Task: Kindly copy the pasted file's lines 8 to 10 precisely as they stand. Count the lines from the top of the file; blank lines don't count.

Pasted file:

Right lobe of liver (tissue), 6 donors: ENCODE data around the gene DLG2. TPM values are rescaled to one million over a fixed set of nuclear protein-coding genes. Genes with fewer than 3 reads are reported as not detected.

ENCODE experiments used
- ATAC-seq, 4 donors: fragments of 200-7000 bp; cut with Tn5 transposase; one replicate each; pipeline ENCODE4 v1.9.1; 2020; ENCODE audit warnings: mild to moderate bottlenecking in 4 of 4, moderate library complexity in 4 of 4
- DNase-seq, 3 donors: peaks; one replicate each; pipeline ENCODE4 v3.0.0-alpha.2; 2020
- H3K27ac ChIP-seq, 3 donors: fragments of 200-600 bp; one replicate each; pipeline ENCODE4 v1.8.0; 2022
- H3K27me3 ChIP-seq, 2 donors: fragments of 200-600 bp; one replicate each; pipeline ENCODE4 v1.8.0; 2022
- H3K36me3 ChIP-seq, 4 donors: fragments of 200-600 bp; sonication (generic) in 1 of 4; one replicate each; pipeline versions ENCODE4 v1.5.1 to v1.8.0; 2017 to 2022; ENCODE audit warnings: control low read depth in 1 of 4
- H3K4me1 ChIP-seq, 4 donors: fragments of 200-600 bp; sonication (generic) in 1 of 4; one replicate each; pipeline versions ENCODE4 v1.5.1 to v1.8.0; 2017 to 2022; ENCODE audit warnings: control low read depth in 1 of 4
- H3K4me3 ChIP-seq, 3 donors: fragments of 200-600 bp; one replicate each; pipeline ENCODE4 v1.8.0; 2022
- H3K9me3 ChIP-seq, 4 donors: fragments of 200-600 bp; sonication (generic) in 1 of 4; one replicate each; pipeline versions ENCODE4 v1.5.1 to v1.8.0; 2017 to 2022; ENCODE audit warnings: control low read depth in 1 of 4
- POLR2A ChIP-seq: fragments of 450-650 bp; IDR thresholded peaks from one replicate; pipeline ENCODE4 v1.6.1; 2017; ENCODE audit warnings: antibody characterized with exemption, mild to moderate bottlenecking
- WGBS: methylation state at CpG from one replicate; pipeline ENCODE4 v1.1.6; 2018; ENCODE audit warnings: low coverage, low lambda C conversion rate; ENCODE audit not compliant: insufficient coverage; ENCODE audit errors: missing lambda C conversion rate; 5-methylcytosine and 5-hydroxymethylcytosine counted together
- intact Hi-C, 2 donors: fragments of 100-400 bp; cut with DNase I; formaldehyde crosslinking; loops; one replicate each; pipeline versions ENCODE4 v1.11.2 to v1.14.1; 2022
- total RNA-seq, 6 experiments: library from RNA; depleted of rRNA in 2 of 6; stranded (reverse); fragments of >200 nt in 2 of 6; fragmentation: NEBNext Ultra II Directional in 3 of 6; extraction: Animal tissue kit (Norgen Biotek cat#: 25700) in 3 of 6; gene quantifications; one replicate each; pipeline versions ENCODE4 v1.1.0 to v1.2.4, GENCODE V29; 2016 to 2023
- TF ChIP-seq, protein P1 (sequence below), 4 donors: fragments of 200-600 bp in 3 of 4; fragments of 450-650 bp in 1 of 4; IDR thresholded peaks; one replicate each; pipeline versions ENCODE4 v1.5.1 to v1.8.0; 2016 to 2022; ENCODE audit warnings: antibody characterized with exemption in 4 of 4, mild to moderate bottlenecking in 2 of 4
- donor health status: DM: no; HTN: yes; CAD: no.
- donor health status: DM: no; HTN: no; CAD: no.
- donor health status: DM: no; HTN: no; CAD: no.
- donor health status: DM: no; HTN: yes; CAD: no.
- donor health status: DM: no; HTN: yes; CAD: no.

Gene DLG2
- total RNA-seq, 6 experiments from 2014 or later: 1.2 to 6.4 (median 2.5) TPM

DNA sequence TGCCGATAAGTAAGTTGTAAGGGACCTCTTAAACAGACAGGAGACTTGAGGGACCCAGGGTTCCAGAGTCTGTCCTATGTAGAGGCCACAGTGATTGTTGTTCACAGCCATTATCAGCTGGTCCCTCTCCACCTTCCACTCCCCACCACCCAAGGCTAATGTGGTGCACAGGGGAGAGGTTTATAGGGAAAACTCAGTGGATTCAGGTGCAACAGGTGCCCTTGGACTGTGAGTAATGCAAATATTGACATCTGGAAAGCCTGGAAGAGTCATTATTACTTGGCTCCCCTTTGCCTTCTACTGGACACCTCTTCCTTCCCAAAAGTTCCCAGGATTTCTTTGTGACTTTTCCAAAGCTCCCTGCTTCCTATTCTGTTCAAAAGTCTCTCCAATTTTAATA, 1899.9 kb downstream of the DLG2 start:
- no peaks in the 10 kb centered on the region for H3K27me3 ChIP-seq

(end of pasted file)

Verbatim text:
- H3K4me1 ChIP-seq, 4 donors: fragments of 200-600 bp; sonication (generic) in 1 of 4; one replicate each; pipeline versions ENCODE4 v1.5.1 to v1.8.0; 2017 to 2022; ENCODE audit warnings: control low read depth in 1 of 4
- H3K4me3 ChIP-seq, 3 donors: fragments of 200-600 bp; one replicate each; pipeline ENCODE4 v1.8.0; 2022
- H3K9me3 ChIP-seq, 4 donors: fragments of 200-600 bp; sonication (generic) in 1 of 4; one replicate each; pipeline versions ENCODE4 v1.5.1 to v1.8.0; 2017 to 2022; ENCODE audit warnings: control low read depth in 1 of 4